High-Sensitivity Flow Cytometry for Paroxysmal Nocturnal Hemoglobinuria

Technical Brief

High-Sensitivity Flow Cytometry for Paroxysmal Nocturnal Hemoglobinuria

Test Name


CPT Codes

88185 (x2)


Flow Cytometry (FC)

Turnaround Time

1 – 3 days

Specimen Requirements

Whole blood

4 mL

Minimum Volume:
2 mL

Lavender BD Hemogard™ K2EDTA Tube

Transport Temperature:

Clearly indicate specimen source on sample label.



48 hours



Reference Ranges

No PNH clone detected

Background Information

Paroxysmal nocturnal hemoglobinuria (PNH) is a clonal stem cell disorder characterized by mutations in the PIGA gene leading to loss of cell surface proteins linked to glycosylphosphatidylinositol (GPI) anchors. Patients affected by PNH display complement-mediated hemolysis, thrombosis, and bone marrow failure, though the clinical presentation is variable. The presence of a PNH clone occurs in classical hemolytic PNH, generally at levels above 1%; however, PNH clones may also be seen in other disorders such as aplastic anemia and myelodysplastic syndrome. Flow cytometric immunophenotypic analysis is the method of choice to detect populations of GPI anchor-deficient cells used in the diagnosis of PNH and to monitor patients with an established diagnosis.1 PNH erythrocyte clones may be divided into those with partial loss of CD59 (PNH Type II Cells) or complete loss of CD59 (PNH Type III Cells).

Cleveland Clinic Laboratories offers high sensitivity flow cytometry testing for paroxysmal nocturnal hemoglobinuria using whole blood. This procedure labels red blood cells (RBC) and white blood cells (WBC) for the detection of GPI-linked surface antigens using monoclonal antibodies and a fluorochrome-labeled bacterial aerolysin (FLAER).2 Through high sensitivity flow cytometry testing, as few as 0.01% PNH cells can be detected.1

Clinical Indications

This test may be useful in the evaluation of patients with intravasuclar hemolysis, unexplained hemolysis, thrombosis with unusual features, or bone marrow failure.


Results are reported as:

  • Negative
  • Low-level PNH clone positive (.01 – <1%) with percentage
  • PNH clone positive (≥1%) with percentage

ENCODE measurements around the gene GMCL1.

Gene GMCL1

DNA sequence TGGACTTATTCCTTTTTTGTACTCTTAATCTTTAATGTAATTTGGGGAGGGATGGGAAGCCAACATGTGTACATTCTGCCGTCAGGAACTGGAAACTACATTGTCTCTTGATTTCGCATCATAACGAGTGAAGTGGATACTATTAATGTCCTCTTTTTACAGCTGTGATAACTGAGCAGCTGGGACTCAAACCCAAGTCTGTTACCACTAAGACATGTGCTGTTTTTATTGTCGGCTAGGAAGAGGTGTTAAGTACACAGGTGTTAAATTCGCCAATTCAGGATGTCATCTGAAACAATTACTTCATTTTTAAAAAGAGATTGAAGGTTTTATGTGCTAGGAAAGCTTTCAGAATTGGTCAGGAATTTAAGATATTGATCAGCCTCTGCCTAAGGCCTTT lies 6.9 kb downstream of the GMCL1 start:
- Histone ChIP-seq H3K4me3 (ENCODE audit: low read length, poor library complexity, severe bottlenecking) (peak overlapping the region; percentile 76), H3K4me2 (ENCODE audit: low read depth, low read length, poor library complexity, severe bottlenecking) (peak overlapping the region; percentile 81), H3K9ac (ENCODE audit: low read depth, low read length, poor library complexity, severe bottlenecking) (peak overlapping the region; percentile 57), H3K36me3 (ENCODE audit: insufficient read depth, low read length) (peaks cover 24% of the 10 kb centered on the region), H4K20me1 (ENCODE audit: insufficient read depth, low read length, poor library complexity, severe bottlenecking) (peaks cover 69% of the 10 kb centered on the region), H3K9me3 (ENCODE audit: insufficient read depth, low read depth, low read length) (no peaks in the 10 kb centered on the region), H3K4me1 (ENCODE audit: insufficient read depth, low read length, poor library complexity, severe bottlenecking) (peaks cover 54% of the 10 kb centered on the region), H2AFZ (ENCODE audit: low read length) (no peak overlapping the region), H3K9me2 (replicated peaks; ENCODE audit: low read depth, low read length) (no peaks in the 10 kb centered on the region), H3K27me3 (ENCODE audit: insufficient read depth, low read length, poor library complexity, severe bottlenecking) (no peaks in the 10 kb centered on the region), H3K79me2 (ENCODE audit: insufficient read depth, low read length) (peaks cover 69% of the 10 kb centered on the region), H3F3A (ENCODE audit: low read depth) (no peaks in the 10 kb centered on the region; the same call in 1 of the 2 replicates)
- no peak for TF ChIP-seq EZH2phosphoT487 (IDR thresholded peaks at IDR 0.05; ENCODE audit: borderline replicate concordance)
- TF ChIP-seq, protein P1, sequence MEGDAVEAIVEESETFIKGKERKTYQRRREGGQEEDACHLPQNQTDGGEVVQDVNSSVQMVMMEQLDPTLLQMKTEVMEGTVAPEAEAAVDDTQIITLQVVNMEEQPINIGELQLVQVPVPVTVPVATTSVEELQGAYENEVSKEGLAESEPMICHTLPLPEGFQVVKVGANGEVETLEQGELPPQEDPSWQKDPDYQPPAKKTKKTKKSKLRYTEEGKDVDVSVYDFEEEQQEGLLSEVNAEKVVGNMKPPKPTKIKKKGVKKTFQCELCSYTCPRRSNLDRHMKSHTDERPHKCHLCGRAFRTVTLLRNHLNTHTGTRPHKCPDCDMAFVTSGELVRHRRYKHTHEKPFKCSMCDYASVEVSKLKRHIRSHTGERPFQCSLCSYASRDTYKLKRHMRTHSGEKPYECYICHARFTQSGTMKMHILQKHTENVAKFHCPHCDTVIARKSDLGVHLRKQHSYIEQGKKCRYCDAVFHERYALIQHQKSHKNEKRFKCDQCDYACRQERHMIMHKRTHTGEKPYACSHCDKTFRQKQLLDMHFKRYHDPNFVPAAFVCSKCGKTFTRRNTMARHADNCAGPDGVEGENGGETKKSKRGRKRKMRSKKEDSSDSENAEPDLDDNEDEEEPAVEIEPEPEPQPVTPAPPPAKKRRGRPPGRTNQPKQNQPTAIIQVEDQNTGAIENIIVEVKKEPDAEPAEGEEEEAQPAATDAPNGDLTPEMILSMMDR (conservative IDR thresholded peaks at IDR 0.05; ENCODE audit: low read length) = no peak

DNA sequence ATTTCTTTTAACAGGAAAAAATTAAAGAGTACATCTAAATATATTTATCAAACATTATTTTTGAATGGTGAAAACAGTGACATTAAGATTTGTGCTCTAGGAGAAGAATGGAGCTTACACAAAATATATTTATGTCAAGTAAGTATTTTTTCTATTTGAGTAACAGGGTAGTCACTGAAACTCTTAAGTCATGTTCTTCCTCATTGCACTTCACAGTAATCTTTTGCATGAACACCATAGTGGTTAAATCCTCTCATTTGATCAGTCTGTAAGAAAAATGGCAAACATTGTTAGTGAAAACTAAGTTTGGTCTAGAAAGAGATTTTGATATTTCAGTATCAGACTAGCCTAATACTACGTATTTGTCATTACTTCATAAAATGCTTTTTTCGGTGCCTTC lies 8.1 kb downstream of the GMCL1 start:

Results of PNH flow cytometry studies must be interpreted in the context of the clinical, laboratory, and histologic findings.

Blood not collected in a K2EDTA tube (or one which has been improperly stored and handled prior to receipt) cannot be processed.

Blood stability limit for PNH testing is 24 hours after the stated draw time. Clinical significance of results on specimens 24-48 hours old should be evaluated in the context of other clinical and laboratory findings.

Blood older than 48 hours from draw time cannot be analyzed.


High sensitivity flow cytometry for PNH is performed in accordance with Clinical Cytometry Society recommendations for high sensitivity flow cytometry testing.1

Cells are stained directly with FITC, PE, PE/Cy7, PerCP/Cy5.5, APC, and APC/Cy7-labeled monoclonal antibodies to detect antigens of interest. Antibodies used include CD15, CD24, CD33, CD45, CD59, and glycophorin A. Additionally, FLAER is employed.

For erythrocytes, antibodies to glycophorin A are used to specifically gate red cells, and PNH clones are identified by lack of CD59 expression. PNH erythrocyte clones are divided into those with partial loss of CD59 (PNH Type II Cells) or complete loss of CD59 (PNH Type III Cells).

For granulocytes, CD15 and CD33 are used to specifically gate granulocytes. PNH-type granulocytes are then identified by lack of expression of CD24 and lack of reactivity to FLAER.


1. Borowitz MJ, Craig FE, DiGiuseppe JA et al. Guidelines for the Diagnosis and Monitoring of Paroxysmal Nocturnal Hemoglobinuria and Related Disorders by Flow Cytometry. Cytometry B Clin Cytom. 2010; 78B:211-230.

2. Sutherland DR, Kuek N, Davidson J et al. Diagnosing PNH with FLAER and Multiparameter Flow Cytometry. Cytometry B Clin Cytom. 2007; 72B: 167-177.